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Remarks by Secretary Mattis at Change of Command Ceremony

Nov. 26, 2018
Secretary of Defense James N. Mattis

SECRETARY OF DEFENSE JAMES N. MATTIS: Good afternoon, ladies and gentlemen, buenas tardes, and Admiral Tidd, Admiral Faller, Gen. Dunford, Mrs. Dunford, to all of the chiefs of defense, the diplomats, from the many representatives across the region, a hardy welcome to you here, and certainly to the members of the SOUTHCOM team to whom we owe so much.

Thank you all for joining us, as we honor Admiral Tidd's tenure as commander of U.S. Southern Command, and welcome Admiral Faller as he takes command. It's a special welcome, I would say, to their families.

In that case, Eileen, thank you for providing a steady anchor for Admiral Tidd, your shipmate, as he distinguished himself over four decades of service to our Navy, and to our nation.

And to your daughters, to Katie and Jackie, it's good to see you here skipping a day of school. Well done to both of you.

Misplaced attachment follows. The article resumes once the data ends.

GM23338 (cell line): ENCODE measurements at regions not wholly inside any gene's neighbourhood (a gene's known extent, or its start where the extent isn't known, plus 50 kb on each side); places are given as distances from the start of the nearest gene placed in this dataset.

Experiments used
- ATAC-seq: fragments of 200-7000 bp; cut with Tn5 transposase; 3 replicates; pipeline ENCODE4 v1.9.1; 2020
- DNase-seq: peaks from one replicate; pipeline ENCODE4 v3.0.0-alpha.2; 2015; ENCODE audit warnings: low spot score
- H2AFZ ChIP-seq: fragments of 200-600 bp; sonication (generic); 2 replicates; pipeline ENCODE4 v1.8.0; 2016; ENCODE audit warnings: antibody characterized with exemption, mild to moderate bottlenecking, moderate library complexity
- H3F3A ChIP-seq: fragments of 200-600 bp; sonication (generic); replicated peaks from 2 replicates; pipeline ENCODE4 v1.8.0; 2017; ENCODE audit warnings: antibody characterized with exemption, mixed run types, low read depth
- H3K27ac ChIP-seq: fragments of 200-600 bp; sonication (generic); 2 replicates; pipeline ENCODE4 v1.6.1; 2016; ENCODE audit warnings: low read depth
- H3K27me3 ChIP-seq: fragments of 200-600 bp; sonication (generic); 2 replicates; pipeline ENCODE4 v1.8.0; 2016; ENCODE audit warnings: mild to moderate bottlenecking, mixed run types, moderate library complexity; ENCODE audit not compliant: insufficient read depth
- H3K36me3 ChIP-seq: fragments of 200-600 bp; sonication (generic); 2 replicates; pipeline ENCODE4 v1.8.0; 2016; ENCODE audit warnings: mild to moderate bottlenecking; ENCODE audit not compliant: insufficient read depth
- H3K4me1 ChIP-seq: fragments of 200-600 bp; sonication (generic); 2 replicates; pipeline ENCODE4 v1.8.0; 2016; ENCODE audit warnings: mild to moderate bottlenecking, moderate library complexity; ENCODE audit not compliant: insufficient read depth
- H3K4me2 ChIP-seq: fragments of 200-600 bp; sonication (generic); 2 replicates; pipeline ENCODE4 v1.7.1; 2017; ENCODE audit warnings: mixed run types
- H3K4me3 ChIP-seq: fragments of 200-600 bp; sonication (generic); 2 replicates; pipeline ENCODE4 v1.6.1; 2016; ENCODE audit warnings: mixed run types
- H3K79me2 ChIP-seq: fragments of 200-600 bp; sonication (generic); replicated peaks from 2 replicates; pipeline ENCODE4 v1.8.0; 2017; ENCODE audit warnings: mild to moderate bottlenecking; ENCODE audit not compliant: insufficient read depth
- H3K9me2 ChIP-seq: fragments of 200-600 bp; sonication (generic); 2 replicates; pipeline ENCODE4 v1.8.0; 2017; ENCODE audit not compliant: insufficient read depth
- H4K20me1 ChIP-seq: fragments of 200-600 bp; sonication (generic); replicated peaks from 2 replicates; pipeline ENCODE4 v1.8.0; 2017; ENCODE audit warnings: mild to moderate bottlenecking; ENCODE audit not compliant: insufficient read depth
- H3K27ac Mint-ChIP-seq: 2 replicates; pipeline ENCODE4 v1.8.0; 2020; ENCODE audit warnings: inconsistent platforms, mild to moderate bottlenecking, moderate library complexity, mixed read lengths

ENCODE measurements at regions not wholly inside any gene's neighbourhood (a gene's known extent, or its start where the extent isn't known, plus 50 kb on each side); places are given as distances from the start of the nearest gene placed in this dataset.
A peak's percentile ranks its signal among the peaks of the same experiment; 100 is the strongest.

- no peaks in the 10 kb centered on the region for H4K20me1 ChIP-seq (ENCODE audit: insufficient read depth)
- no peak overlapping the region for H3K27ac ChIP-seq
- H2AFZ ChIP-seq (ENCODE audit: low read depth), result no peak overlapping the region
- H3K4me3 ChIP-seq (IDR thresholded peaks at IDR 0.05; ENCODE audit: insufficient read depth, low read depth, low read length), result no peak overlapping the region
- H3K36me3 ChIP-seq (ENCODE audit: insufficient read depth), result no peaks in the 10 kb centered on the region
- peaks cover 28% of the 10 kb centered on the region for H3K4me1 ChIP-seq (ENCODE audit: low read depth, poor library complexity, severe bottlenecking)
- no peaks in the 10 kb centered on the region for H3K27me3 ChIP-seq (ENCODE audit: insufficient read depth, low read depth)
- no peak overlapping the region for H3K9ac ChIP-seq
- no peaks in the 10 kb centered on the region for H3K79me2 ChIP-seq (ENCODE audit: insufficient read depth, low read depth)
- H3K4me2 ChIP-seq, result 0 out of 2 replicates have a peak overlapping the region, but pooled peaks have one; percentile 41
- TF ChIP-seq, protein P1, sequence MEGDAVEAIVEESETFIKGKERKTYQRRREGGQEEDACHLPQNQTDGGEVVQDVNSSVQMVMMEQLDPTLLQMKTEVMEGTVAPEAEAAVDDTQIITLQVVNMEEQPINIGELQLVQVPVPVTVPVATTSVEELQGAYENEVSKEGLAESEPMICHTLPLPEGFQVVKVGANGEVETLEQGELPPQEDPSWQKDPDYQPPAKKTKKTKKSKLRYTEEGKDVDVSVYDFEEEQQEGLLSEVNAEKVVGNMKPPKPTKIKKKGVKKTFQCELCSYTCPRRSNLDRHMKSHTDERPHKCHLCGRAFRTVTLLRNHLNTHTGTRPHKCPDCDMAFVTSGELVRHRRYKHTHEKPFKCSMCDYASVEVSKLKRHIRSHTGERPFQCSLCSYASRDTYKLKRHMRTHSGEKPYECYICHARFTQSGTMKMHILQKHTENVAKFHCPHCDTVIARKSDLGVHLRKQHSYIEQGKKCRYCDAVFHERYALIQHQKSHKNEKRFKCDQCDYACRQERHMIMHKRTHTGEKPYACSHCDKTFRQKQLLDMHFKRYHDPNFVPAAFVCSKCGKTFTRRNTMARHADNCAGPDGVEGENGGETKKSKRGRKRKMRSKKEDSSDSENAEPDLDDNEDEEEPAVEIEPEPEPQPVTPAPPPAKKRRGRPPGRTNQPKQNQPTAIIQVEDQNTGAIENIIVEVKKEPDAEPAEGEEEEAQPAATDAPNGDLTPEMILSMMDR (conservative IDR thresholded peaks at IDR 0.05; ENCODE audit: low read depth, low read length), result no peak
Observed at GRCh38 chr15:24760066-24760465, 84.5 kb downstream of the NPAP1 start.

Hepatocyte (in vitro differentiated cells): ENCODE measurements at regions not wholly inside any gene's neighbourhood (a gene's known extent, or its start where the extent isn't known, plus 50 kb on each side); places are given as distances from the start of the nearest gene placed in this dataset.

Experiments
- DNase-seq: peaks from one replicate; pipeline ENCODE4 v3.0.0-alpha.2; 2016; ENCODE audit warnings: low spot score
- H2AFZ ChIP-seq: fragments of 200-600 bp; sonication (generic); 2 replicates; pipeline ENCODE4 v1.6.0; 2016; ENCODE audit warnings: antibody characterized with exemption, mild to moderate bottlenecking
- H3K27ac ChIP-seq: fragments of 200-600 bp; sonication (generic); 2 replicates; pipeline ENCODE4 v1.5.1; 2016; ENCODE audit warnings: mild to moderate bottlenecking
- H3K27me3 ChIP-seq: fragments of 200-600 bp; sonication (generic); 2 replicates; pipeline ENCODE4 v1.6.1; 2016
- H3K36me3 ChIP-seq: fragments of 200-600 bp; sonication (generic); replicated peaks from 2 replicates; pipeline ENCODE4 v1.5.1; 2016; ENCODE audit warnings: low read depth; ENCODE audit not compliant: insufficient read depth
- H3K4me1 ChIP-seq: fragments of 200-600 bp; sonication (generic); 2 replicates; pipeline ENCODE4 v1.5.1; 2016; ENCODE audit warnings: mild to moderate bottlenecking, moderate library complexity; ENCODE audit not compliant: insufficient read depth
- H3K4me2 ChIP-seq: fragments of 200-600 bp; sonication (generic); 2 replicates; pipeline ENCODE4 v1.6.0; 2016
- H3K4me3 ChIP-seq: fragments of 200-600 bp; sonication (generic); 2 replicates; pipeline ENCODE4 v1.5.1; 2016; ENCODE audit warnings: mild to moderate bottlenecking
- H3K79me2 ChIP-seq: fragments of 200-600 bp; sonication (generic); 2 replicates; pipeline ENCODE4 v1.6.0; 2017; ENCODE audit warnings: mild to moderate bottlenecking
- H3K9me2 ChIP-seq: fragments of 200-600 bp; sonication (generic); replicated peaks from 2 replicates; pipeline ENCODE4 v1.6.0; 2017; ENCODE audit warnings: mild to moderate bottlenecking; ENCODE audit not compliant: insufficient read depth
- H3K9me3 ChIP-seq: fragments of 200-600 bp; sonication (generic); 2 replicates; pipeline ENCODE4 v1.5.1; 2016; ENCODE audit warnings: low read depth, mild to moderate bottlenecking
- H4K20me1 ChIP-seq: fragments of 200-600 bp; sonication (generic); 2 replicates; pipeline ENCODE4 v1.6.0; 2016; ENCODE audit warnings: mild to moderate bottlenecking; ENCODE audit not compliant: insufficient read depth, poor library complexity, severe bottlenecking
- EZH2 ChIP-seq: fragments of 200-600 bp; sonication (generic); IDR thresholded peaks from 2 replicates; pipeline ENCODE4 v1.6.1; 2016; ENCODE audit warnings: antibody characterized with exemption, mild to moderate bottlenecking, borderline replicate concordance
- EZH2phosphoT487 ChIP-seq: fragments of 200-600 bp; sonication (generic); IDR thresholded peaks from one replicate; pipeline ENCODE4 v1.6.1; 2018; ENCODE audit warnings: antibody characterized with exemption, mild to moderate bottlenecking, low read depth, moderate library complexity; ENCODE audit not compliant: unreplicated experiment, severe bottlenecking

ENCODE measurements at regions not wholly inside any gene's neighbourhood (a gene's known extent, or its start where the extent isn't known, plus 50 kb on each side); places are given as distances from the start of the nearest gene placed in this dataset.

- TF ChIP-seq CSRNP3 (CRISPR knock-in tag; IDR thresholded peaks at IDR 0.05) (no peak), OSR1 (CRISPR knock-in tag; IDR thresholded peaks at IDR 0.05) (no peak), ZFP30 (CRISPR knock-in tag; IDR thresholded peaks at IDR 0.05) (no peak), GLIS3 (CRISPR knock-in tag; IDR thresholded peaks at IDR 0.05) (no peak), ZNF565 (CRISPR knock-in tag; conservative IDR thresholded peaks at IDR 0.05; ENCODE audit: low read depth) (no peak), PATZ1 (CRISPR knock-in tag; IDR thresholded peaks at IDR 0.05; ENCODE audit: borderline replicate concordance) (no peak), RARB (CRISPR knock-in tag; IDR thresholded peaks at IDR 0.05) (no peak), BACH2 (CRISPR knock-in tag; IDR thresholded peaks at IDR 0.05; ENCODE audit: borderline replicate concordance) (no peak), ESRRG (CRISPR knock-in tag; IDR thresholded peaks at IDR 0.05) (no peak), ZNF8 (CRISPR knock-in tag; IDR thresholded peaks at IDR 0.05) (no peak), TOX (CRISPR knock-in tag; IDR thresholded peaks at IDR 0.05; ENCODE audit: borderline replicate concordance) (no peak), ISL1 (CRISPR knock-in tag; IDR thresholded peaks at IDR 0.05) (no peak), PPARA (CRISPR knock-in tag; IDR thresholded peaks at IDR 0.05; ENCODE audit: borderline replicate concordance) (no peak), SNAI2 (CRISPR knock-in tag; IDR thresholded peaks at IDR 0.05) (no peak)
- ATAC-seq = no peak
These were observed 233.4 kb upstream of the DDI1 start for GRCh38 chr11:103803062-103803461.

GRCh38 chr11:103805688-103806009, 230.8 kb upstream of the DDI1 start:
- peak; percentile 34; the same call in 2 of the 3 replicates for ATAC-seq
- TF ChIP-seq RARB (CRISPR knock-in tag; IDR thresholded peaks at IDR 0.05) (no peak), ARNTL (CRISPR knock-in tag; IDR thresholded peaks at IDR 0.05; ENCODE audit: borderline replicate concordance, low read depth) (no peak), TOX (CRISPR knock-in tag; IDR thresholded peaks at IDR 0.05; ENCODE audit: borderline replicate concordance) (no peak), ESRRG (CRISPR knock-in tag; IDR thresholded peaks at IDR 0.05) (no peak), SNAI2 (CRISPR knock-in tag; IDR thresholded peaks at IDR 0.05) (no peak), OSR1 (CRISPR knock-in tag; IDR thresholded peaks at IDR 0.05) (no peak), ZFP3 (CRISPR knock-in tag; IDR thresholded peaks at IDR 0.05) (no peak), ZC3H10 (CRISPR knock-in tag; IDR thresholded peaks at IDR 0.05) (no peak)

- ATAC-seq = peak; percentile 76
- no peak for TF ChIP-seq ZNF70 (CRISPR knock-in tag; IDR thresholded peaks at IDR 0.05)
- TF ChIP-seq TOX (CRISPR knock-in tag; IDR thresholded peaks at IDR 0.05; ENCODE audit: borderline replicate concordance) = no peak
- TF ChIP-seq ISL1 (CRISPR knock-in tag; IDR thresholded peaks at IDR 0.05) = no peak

I'm somewhat a master of that and admire your initiative. I just know that your dad couldn't have done it without your support either. And I think all of the months and years your dad was away, we thank you for, nonetheless, how you turned out during this (inaudible) Naval journey of life that you've already led.

Similarly to Admiral Faller's wife, Martha, thank you for not beating me with a baseball bat as I assigned you one more tour.

To your daughters, Jess and Abbie, it's to Craig's credit, ladies, that he recognizes what I would call the instrumental role that you have all played with your mother, and the sacrifices you made in a life characterized by long absences of your father.

And, Martha, thank you again for signing on for yet another tour. We do recognize the burden that we place on the families. And you represent all of the families here today.

Although I think you might find in your case Miami is a bit refreshing after Washington. And I don't mean just the weather. (Laughter.)

As you know, Martha, I stand here today losing your husband; but with mixed emotions to be out of Washington, I'm so happy I could cry.

You can tell a lot about a person, ladies and gentlemen, by the company he keeps. And Admiral Tidd would be the first to tell you his proudest career accomplishments are the friendships he has forged and he had fostered across both services lines and country lines.

The size and diversity of today's gathering serves as a testament to those friendships, making clear as Admiral Tidd lives up to his reputation as a tried and true partner to our neighbors.